Subject: More Questions...
From: MARK GRAALMAN <71612.1234-at-compuserve-dot-com>
Date: 22 Dec 95 18:29:15 EST
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Has anyone ever had problems with their house wiring when running a
coil? When I plugged in my coil to do some testing, I noticed a flash in
the corner of my eye. I quickly unpluged the coil. I then tried it
again, to find that one of the electrical outlets in my basement was
sparking when I plugged in the coil. Our house isn't old, so I can't
blame the problem on old house wiring. It really scared me as I don't
know if the other outlets in the house could have sparked. Since then,
I haven't fired. The coil supply is only to 30 ma 15,000 V neons. One
of them has since died.
MG> You didn't state if you were using a good line filter on the input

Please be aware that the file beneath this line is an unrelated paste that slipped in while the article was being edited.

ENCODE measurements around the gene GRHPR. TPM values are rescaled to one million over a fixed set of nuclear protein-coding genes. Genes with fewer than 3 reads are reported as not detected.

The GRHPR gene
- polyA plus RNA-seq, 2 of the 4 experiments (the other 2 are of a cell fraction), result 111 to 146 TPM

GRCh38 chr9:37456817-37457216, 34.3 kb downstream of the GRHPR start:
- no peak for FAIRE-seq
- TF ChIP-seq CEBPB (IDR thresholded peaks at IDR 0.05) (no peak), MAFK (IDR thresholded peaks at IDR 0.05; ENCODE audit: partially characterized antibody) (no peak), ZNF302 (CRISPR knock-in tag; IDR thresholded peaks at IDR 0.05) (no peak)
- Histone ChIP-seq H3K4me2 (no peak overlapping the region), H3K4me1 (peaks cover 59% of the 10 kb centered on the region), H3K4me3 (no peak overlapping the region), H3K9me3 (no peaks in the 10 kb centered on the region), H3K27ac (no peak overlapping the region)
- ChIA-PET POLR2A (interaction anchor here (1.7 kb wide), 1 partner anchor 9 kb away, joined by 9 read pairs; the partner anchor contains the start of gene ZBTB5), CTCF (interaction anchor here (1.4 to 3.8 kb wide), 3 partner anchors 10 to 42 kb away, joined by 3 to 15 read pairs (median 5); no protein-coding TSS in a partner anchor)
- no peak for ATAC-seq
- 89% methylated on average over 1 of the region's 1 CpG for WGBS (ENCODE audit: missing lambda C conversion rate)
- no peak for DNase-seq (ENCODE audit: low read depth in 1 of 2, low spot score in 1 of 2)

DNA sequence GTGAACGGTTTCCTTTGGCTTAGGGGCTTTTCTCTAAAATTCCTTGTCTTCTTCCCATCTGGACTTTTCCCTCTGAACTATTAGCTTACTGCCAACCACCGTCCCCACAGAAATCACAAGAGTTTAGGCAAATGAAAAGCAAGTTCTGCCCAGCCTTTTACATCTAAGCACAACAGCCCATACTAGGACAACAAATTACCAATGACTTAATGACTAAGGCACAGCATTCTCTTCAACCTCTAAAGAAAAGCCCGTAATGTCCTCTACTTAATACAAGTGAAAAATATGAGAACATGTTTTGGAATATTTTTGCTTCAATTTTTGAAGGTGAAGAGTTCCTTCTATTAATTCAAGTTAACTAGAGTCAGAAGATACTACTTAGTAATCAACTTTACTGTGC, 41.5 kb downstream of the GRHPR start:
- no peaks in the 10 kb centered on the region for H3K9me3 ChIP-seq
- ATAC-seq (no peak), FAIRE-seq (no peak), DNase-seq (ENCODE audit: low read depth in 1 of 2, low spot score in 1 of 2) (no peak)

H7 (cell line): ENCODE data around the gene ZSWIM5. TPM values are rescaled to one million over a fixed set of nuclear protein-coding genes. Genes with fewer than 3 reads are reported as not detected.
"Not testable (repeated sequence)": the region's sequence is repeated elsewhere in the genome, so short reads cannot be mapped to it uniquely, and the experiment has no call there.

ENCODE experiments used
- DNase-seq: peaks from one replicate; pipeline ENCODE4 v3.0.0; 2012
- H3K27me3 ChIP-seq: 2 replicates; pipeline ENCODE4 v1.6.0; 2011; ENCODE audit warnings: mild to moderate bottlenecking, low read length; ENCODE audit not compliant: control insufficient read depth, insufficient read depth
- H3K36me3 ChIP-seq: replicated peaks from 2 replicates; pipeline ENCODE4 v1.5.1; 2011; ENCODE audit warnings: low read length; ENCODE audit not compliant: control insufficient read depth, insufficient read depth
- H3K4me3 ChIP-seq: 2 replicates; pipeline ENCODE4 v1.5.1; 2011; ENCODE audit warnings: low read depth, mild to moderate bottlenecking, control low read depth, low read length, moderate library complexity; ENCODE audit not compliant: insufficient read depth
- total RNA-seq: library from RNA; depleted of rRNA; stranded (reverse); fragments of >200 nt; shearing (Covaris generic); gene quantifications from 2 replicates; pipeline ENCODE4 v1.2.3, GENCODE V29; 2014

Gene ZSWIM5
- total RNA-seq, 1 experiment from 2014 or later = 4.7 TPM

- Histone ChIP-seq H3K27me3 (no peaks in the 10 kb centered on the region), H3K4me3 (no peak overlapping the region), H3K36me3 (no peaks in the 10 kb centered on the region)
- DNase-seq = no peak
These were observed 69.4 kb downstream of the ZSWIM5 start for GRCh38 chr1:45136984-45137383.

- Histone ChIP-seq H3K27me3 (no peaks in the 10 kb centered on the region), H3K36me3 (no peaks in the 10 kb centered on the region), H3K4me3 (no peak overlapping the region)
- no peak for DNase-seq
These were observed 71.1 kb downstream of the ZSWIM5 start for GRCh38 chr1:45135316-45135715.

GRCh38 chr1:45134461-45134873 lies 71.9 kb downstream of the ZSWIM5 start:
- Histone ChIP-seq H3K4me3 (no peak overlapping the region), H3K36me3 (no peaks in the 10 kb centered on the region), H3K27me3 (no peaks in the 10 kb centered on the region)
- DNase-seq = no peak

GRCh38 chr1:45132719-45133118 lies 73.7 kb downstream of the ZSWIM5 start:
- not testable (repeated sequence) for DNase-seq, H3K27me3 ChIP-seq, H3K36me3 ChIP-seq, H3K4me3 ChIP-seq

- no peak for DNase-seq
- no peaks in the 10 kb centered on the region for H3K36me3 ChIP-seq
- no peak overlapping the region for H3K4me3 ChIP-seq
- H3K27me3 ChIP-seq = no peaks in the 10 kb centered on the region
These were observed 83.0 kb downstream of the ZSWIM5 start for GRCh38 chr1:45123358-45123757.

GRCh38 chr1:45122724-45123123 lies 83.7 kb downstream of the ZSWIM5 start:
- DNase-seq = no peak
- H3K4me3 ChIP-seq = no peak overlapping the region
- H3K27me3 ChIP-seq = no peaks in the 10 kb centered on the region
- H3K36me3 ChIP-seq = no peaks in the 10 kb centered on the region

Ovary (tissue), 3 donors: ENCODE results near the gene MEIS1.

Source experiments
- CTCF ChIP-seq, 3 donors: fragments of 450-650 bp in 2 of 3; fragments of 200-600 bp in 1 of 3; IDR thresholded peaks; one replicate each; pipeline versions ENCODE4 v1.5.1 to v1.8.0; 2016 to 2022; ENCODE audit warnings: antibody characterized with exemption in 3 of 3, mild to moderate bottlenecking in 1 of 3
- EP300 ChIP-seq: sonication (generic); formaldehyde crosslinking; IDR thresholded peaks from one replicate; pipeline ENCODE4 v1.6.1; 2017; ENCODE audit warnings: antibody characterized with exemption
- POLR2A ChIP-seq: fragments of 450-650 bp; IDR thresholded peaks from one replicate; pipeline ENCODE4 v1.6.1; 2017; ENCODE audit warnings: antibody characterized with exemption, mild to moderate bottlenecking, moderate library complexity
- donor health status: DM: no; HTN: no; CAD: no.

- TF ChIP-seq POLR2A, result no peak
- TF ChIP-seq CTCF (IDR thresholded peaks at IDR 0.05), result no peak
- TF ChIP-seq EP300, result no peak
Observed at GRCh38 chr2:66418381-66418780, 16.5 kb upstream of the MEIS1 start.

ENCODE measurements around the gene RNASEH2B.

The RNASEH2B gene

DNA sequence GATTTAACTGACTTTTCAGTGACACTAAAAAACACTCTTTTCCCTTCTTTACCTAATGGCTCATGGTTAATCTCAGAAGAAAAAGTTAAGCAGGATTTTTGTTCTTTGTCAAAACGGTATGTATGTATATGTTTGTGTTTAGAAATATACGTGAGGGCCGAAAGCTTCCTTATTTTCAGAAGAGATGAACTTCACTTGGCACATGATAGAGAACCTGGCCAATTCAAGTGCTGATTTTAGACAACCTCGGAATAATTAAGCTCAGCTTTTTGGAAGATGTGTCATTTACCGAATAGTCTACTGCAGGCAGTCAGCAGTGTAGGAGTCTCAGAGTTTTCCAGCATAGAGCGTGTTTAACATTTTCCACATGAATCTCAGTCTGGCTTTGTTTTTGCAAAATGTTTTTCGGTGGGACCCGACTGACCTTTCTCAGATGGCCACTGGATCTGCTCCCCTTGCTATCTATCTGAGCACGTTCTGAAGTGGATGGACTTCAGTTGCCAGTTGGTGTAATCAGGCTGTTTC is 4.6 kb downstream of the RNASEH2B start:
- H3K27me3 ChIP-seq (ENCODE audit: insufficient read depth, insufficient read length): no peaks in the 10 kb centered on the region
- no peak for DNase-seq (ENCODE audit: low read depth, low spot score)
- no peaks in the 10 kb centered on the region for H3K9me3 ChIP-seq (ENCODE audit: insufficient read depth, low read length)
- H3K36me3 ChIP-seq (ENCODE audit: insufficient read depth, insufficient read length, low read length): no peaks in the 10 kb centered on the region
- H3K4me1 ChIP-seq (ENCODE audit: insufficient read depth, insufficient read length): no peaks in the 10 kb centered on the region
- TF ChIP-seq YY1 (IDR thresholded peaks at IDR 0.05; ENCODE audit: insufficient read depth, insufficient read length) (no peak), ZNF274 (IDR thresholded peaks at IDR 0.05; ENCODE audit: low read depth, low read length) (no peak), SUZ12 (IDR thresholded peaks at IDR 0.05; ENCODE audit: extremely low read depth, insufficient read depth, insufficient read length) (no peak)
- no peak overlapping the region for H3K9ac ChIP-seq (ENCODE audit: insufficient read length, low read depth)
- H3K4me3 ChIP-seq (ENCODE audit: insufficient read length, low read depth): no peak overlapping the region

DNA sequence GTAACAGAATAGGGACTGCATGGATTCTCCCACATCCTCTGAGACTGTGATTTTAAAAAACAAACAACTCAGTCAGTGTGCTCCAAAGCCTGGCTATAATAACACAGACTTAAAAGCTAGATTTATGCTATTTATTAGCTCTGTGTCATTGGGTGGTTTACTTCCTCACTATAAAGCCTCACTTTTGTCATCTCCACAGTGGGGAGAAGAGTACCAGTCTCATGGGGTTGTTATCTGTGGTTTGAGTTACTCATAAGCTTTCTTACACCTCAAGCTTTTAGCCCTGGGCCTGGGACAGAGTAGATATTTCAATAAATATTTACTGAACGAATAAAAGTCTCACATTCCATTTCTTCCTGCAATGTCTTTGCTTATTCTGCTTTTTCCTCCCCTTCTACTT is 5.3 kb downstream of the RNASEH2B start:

MG> side of the coil, I assume you are, if not you MUST use one!! Also
MG> make sure your coil ground is seperate from your house wiring ground,
MG> do not under any conditions use the house 3td wire ground (green) as
MG> a coil ground, RF ground and 60hz/DC ground are two different things.
MG> Make sure your coil secondary is grounded to this ground as well, I've
MG> seen some articles showing the secondary tied to one side of the neons
MG> rather than ground, this is a promise of a dead neon as well as kick
MG> back. I tie the neon center tap/case, safety gap center point, line
MG> filter, and secondary together and go to a SEPERATE dedicated earth
MG> ground. I also at your power level would consider getting rid of the
MG> of the rotary gap, its not needed at that power level and may well
MG> be hurting the coils performance. I would expect at least a foot spark
MG> with a 400-500 watt coil.